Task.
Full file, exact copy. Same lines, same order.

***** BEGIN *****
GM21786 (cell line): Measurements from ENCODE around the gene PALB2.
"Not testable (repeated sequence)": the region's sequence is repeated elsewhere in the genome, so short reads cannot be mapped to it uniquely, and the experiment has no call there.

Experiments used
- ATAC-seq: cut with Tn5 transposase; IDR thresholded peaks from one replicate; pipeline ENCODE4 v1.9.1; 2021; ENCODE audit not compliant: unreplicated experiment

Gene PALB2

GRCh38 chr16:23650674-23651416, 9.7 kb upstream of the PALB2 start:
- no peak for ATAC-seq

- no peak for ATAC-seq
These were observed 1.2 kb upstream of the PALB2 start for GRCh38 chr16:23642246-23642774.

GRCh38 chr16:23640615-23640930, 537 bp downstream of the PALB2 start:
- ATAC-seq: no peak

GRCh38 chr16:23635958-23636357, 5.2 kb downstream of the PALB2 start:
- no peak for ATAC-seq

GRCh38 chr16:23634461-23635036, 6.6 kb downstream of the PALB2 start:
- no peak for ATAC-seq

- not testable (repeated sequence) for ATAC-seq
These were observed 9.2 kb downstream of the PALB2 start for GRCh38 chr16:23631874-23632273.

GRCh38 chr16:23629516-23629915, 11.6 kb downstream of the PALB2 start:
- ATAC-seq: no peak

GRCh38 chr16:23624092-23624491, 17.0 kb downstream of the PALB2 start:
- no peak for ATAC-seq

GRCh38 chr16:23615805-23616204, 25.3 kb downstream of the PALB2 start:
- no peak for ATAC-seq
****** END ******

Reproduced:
GM21786 (cell line): Measurements from ENCODE around the gene PALB2.
"Not testable (repeated sequence)": the region's sequence is repeated elsewhere in the genome, so short reads cannot be mapped to it uniquely, and the experiment has no call there.

Experiments used
- ATAC-seq: cut with Tn5 transposase; IDR thresholded peaks from one replicate; pipeline ENCODE4 v1.9.1; 2021; ENCODE audit not compliant: unreplicated experiment

Gene PALB2

GRCh38 chr16:23650674-23651416, 9.7 kb upstream of the PALB2 start:
- no peak for ATAC-seq

- no peak for ATAC-seq
These were observed 1.2 kb upstream of the PALB2 start for GRCh38 chr16:23642246-23642774.

GRCh38 chr16:23640615-23640930, 537 bp downstream of the PALB2 start:
- ATAC-seq: no peak

GRCh38 chr16:23635958-23636357, 5.2 kb downstream of the PALB2 start:
- no peak for ATAC-seq

GRCh38 chr16:23634461-23635036, 6.6 kb downstream of the PALB2 start:
- no peak for ATAC-seq

- not testable (repeated sequence) for ATAC-seq
These were observed 9.2 kb downstream of the PALB2 start for GRCh38 chr16:23631874-23632273.

GRCh38 chr16:23629516-23629915, 11.6 kb downstream of the PALB2 start:
- ATAC-seq: no peak

GRCh38 chr16:23624092-23624491, 17.0 kb downstream of the PALB2 start:
- no peak for ATAC-seq

GRCh38 chr16:23615805-23616204, 25.3 kb downstream of the PALB2 start:
- no peak for ATAC-seq